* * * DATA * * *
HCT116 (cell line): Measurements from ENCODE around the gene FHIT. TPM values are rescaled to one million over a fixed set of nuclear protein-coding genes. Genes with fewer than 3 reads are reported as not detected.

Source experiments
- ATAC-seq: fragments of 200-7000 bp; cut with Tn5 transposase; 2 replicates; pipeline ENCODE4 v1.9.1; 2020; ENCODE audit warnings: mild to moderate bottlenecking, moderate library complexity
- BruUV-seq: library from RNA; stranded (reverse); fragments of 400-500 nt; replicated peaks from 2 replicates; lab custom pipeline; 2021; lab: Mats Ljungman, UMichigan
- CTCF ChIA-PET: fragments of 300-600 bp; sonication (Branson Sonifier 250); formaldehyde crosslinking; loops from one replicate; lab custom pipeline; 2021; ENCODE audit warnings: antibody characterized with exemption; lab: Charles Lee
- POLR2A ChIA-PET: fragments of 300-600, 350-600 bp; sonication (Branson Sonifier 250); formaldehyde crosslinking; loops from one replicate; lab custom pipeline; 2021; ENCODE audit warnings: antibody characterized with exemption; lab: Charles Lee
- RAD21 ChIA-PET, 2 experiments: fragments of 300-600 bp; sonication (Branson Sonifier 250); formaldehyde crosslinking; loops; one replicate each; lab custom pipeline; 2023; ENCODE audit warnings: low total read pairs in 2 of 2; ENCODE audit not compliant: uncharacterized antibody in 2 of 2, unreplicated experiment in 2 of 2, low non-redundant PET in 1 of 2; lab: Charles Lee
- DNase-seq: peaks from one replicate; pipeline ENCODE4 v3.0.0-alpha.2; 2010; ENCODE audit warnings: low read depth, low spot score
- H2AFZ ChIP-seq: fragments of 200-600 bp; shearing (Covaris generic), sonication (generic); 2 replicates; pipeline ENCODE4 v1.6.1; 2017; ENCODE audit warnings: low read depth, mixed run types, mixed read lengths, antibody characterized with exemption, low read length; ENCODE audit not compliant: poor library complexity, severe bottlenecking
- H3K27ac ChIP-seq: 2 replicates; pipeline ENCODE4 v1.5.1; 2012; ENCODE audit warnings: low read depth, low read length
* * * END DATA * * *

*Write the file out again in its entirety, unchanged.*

HCT116 (cell line): Measurements from ENCODE around the gene FHIT. TPM values are rescaled to one million over a fixed set of nuclear protein-coding genes. Genes with fewer than 3 reads are reported as not detected.

Source experiments
- ATAC-seq: fragments of 200-7000 bp; cut with Tn5 transposase; 2 replicates; pipeline ENCODE4 v1.9.1; 2020; ENCODE audit warnings: mild to moderate bottlenecking, moderate library complexity
- BruUV-seq: library from RNA; stranded (reverse); fragments of 400-500 nt; replicated peaks from 2 replicates; lab custom pipeline; 2021; lab: Mats Ljungman, UMichigan
- CTCF ChIA-PET: fragments of 300-600 bp; sonication (Branson Sonifier 250); formaldehyde crosslinking; loops from one replicate; lab custom pipeline; 2021; ENCODE audit warnings: antibody characterized with exemption; lab: Charles Lee
- POLR2A ChIA-PET: fragments of 300-600, 350-600 bp; sonication (Branson Sonifier 250); formaldehyde crosslinking; loops from one replicate; lab custom pipeline; 2021; ENCODE audit warnings: antibody characterized with exemption; lab: Charles Lee
- RAD21 ChIA-PET, 2 experiments: fragments of 300-600 bp; sonication (Branson Sonifier 250); formaldehyde crosslinking; loops; one replicate each; lab custom pipeline; 2023; ENCODE audit warnings: low total read pairs in 2 of 2; ENCODE audit not compliant: uncharacterized antibody in 2 of 2, unreplicated experiment in 2 of 2, low non-redundant PET in 1 of 2; lab: Charles Lee
- DNase-seq: peaks from one replicate; pipeline ENCODE4 v3.0.0-alpha.2; 2010; ENCODE audit warnings: low read depth, low spot score
- H2AFZ ChIP-seq: fragments of 200-600 bp; shearing (Covaris generic), sonication (generic); 2 replicates; pipeline ENCODE4 v1.6.1; 2017; ENCODE audit warnings: low read depth, mixed run types, mixed read lengths, antibody characterized with exemption, low read length; ENCODE audit not compliant: poor library complexity, severe bottlenecking
- H3K27ac ChIP-seq: 2 replicates; pipeline ENCODE4 v1.5.1; 2012; ENCODE audit warnings: low read depth, low read length